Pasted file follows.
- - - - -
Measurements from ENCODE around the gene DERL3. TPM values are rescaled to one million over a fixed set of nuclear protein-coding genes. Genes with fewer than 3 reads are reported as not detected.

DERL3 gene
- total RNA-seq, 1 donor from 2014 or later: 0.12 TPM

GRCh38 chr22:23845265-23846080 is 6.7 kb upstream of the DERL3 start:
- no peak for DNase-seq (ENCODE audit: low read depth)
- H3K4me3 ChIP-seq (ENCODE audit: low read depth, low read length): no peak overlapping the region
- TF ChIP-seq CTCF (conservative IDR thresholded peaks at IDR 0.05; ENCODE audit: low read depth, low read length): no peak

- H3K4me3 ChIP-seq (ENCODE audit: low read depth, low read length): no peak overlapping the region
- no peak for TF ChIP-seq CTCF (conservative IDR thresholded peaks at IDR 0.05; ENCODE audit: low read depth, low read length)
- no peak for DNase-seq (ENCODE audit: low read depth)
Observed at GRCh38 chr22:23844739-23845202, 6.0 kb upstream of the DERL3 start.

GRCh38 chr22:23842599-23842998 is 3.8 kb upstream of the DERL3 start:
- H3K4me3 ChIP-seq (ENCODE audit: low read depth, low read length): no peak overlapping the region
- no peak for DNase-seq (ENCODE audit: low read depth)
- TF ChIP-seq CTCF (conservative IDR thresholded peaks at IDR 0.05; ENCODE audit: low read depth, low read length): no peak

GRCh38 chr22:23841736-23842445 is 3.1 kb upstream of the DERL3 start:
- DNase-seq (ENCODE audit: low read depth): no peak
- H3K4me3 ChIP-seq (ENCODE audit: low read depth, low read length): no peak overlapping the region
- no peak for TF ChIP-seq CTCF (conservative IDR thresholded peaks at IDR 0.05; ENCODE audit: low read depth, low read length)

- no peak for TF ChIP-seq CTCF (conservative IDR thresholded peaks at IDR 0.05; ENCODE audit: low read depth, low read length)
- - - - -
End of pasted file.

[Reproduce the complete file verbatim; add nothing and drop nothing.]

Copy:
Measurements from ENCODE around the gene DERL3. TPM values are rescaled to one million over a fixed set of nuclear protein-coding genes. Genes with fewer than 3 reads are reported as not detected.

DERL3 gene
- total RNA-seq, 1 donor from 2014 or later: 0.12 TPM

GRCh38 chr22:23845265-23846080 is 6.7 kb upstream of the DERL3 start:
- no peak for DNase-seq (ENCODE audit: low read depth)
- H3K4me3 ChIP-seq (ENCODE audit: low read depth, low read length): no peak overlapping the region
- TF ChIP-seq CTCF (conservative IDR thresholded peaks at IDR 0.05; ENCODE audit: low read depth, low read length): no peak

- H3K4me3 ChIP-seq (ENCODE audit: low read depth, low read length): no peak overlapping the region
- no peak for TF ChIP-seq CTCF (conservative IDR thresholded peaks at IDR 0.05; ENCODE audit: low read depth, low read length)
- no peak for DNase-seq (ENCODE audit: low read depth)
Observed at GRCh38 chr22:23844739-23845202, 6.0 kb upstream of the DERL3 start.

GRCh38 chr22:23842599-23842998 is 3.8 kb upstream of the DERL3 start:
- H3K4me3 ChIP-seq (ENCODE audit: low read depth, low read length): no peak overlapping the region
- no peak for DNase-seq (ENCODE audit: low read depth)
- TF ChIP-seq CTCF (conservative IDR thresholded peaks at IDR 0.05; ENCODE audit: low read depth, low read length): no peak

GRCh38 chr22:23841736-23842445 is 3.1 kb upstream of the DERL3 start:
- DNase-seq (ENCODE audit: low read depth): no peak
- H3K4me3 ChIP-seq (ENCODE audit: low read depth, low read length): no peak overlapping the region
- no peak for TF ChIP-seq CTCF (conservative IDR thresholded peaks at IDR 0.05; ENCODE audit: low read depth, low read length)

- no peak for TF ChIP-seq CTCF (conservative IDR thresholded peaks at IDR 0.05; ENCODE audit: low read depth, low read length)